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Should Christians be Picketing Gaga?

When Lady Gaga came to Cape Town, Christian groups were in uproar trying to stop her from playing in the stadium. As far as I can gather people believe her to be a satanist. I don't know if she is a satanist, and unfortunately I think many of the Christian protesters might be as uninformed as I am about her beliefs. What I do know is that singers often try and stand out from the crowd, and stir up controversy.

If she was a satanist I could understand the position of the Christian organisations. The Church sees one of it's roles to protect society from 'darkness', and to speak up on issues that it deems important for the public. It is almost as though the Church were the older brother to the populus, stepping in when necessary to stop it's younger sibling from getting into too much trouble.

This idea might trouble non-Christians as they would no doubt say "but who do these Christians think they are trying to protect me? I never gave them that right." This is a valid point, although a Christian would then rebut with "you simply don't want protection because you don't know the dangers out there." This debate is one that must be looked at holistically and non-Christians should indeed try and see from a Christian perspective that the Church's actions are often meant out of love and concern even though they might not come across that way.

I recently saw this on Twitter (or something like this, I can't remember who posted it), "why aren't the Christians who protested against Lady Gaga not protesting against Chris Brown. Surely he has worse morals."

For me this is the problem with Christian organisations protesting against Lady Gaga. If they feel as though they are the moral plumb line for society, surely they would also need to take a stand against Chris Brown, a singer who is coming to Cape Town and is a serial women-abuser and infamously beat-up Rihanna. Talk about moral degradation...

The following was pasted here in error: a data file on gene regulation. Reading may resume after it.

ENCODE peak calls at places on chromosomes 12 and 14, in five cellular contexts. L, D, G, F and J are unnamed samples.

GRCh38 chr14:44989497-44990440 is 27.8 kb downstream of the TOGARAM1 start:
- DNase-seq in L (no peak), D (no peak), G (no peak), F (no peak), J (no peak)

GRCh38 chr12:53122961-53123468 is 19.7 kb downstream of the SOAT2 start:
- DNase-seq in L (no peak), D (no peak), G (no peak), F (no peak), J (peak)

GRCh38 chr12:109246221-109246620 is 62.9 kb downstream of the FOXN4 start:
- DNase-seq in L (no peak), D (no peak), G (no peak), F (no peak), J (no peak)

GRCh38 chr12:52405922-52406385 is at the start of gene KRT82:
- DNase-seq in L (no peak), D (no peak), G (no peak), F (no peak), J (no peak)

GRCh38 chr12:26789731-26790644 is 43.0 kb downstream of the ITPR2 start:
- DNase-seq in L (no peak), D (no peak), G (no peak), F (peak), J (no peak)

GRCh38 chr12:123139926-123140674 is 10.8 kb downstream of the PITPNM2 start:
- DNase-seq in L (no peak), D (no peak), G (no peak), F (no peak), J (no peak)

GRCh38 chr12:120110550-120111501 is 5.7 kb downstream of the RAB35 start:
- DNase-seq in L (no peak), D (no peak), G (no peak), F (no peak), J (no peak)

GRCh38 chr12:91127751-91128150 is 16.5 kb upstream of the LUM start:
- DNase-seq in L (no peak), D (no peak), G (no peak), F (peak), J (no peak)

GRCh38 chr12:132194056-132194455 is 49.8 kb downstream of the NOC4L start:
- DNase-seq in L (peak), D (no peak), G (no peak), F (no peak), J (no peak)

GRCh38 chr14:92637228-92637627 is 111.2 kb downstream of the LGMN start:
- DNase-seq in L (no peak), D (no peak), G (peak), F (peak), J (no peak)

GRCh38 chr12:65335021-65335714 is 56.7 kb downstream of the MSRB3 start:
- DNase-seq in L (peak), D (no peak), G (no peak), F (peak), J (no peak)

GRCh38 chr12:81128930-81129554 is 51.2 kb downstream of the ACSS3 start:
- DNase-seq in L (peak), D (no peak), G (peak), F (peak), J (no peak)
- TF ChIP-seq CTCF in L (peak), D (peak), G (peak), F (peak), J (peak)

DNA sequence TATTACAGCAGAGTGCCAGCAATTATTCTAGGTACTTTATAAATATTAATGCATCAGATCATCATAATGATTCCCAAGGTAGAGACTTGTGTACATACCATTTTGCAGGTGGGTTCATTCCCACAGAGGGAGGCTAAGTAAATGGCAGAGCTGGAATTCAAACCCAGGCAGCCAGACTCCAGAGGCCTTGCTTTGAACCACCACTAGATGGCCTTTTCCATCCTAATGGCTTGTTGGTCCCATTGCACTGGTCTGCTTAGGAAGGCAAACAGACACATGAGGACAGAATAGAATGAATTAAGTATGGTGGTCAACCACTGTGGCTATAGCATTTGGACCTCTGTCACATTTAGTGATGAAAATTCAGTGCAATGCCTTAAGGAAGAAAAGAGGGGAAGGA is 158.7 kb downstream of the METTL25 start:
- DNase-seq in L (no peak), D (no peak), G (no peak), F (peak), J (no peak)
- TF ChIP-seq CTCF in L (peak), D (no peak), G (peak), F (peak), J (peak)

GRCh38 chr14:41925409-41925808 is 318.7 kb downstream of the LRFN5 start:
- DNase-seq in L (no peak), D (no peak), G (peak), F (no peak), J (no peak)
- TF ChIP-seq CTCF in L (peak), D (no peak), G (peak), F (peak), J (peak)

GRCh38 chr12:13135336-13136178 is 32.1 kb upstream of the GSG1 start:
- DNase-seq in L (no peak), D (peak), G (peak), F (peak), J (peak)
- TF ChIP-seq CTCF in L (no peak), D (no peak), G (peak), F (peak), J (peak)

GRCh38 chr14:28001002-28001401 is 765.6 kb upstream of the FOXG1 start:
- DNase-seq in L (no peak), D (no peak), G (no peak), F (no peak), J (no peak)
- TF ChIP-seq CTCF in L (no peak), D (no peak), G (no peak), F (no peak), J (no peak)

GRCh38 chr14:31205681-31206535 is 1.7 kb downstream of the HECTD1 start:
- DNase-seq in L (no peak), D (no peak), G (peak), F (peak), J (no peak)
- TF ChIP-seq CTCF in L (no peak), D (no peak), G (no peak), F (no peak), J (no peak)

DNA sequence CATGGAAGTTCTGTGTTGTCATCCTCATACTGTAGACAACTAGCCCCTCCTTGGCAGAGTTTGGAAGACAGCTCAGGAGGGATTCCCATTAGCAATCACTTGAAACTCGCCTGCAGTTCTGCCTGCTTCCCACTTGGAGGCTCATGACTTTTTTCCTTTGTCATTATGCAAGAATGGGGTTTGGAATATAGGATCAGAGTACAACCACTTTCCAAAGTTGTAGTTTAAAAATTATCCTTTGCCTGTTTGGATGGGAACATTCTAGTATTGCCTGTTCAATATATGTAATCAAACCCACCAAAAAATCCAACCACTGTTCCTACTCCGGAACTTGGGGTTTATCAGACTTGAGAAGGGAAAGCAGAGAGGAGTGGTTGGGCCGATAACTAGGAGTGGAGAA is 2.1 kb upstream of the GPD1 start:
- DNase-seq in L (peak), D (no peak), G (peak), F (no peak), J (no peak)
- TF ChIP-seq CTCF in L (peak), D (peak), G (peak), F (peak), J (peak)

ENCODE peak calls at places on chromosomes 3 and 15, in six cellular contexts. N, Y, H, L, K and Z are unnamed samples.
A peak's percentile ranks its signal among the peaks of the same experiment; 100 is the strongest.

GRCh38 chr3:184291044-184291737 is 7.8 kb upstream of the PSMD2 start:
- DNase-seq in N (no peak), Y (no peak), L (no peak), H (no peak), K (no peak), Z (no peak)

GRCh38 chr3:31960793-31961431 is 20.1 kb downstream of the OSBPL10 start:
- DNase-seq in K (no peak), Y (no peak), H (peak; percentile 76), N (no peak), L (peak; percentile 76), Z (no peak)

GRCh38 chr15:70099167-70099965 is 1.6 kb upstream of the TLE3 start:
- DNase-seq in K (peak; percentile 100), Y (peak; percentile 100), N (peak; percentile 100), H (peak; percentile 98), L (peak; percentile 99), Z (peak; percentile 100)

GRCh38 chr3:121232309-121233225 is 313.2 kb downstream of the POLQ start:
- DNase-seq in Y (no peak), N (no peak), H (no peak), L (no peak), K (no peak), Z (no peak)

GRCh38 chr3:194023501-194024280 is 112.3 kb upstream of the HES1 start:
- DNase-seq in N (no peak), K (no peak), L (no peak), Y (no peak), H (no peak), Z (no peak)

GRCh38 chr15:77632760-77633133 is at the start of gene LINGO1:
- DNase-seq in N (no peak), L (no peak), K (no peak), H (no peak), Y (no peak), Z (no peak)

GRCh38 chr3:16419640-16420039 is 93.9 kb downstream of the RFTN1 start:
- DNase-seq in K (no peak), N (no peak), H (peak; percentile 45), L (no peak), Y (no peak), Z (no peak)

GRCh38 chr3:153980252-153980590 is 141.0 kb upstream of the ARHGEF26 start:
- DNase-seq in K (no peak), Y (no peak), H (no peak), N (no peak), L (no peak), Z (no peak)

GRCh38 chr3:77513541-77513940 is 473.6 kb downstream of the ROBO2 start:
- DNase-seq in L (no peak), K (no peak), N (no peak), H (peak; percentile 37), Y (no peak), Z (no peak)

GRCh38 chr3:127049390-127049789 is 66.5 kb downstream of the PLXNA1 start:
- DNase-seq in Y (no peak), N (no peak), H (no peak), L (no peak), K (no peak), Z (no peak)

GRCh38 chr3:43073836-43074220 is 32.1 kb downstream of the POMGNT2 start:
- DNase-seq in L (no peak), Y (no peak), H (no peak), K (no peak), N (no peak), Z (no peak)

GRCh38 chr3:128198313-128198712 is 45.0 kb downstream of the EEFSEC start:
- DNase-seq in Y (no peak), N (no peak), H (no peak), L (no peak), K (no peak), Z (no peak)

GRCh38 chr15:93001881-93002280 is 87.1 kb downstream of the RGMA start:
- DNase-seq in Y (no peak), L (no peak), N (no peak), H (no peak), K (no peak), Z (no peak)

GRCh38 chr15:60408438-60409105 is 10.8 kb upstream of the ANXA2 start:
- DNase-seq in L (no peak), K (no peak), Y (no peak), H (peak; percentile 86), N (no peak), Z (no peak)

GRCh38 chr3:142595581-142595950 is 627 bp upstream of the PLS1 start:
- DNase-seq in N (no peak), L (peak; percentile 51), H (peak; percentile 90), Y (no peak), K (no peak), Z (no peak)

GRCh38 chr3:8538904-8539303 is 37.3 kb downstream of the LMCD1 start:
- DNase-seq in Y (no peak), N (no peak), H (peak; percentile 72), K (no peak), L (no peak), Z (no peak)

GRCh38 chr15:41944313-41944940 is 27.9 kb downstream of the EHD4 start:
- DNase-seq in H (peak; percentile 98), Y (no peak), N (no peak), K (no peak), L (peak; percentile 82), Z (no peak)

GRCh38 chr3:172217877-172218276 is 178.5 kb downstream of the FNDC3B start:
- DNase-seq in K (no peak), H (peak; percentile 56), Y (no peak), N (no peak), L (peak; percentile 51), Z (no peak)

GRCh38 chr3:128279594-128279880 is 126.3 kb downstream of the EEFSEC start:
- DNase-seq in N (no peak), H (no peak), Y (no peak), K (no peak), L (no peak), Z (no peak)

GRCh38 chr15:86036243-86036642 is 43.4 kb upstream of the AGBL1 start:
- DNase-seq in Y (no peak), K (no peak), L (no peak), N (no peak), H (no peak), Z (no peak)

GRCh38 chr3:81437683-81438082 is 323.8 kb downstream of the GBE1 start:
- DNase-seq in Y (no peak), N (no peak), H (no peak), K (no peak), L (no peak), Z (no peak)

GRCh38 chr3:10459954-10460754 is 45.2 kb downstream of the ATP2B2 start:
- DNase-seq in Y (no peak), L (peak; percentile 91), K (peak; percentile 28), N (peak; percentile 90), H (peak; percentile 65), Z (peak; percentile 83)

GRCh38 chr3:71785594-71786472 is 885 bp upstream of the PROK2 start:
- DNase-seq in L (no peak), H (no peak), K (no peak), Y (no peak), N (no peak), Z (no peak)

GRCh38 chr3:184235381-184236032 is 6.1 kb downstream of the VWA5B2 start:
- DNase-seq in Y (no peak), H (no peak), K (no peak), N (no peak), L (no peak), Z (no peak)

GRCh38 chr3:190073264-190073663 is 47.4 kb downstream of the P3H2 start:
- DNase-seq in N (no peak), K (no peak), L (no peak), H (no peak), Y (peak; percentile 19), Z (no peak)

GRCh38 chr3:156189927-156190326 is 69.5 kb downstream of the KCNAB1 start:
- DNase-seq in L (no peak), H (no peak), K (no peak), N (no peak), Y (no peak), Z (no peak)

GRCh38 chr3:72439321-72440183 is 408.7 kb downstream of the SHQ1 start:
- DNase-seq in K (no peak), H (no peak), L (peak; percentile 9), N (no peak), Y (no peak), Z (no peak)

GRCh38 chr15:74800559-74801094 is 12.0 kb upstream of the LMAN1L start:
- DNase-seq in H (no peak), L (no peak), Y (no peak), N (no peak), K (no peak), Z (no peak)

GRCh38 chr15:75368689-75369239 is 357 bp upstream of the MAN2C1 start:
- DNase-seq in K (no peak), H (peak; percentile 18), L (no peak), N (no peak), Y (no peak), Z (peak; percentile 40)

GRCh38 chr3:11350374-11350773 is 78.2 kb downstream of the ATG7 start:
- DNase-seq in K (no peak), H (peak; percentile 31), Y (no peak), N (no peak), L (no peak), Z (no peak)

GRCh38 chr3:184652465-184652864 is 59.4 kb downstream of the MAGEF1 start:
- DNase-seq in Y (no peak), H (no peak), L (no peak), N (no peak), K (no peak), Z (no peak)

But it's not just Chris Brown, the Church should be making even more hoopla about social justice issues. Some churches are making a noise and they are to be applauded, but on the whole there tends to be only quiet murmurs of problems. We can't take on the older brother role and scold those going to a concert, and then forget about our other brother's and sister's who are in dire need of clean water, food, health, clothing and protection.

I would agree that it is important that the Church act to point people towards God and stop moral degradation. However, my concern is whether or not we are seeing a splinter in society's eye, whilst ignoring the log of social injustice in our own eye. We need to pick our battles wisely and be the best representative of Christ's love we can be.


  1. okay you said 'hoopla' but i'll let it pass... ha ha good post man and yeah completely - to take it back even before the lada gaga days [are you sure it wasn't just the vegetarian christians protesting her clothing?] it seems like there was a time when the church got to choose between homosexuality and social justice and we chose homosexuality as the thing to make huge banners and protests about and see as 'the biggest sin' and all that and we continued to embrace materialism and wastefulness and planet destruction and ignoring or avoiding social justice issues in return...
    it feels like we certainly missed something huge there and often continue to...

    but i am grateful that generalisations are not full on reality and that there are a huge crazy amount of Christ following people who are focused on genuinely loving God, loving people and looking after the least of these...

    well wrote'en!

    1. Thanks man. Totally agree about homosexuality. I remember this guy preaching a few sermons on how the Church should be known by what we are for, rather than what we are against.